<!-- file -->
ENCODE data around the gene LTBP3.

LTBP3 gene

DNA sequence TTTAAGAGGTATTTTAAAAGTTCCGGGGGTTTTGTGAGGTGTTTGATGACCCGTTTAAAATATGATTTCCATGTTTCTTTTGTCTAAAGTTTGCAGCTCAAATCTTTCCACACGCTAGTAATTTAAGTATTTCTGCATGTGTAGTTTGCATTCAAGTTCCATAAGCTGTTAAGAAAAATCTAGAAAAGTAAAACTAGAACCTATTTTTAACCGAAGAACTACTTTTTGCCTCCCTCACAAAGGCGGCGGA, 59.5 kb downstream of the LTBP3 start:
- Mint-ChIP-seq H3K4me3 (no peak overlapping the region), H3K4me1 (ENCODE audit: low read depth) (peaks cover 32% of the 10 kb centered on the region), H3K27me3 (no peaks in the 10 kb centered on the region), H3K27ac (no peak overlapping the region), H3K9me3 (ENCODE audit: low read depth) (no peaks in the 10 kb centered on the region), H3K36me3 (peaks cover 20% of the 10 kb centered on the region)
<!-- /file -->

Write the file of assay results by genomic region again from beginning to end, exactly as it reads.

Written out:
ENCODE data around the gene LTBP3.

LTBP3 gene

DNA sequence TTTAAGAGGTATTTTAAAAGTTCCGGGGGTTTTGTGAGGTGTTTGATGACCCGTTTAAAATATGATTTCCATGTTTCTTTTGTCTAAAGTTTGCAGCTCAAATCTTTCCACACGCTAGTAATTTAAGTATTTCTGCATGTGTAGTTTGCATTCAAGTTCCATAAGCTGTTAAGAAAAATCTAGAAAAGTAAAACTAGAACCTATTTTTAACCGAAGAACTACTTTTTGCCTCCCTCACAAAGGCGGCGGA, 59.5 kb downstream of the LTBP3 start:
- Mint-ChIP-seq H3K4me3 (no peak overlapping the region), H3K4me1 (ENCODE audit: low read depth) (peaks cover 32% of the 10 kb centered on the region), H3K27me3 (no peaks in the 10 kb centered on the region), H3K27ac (no peak overlapping the region), H3K9me3 (ENCODE audit: low read depth) (no peaks in the 10 kb centered on the region), H3K36me3 (peaks cover 20% of the 10 kb centered on the region)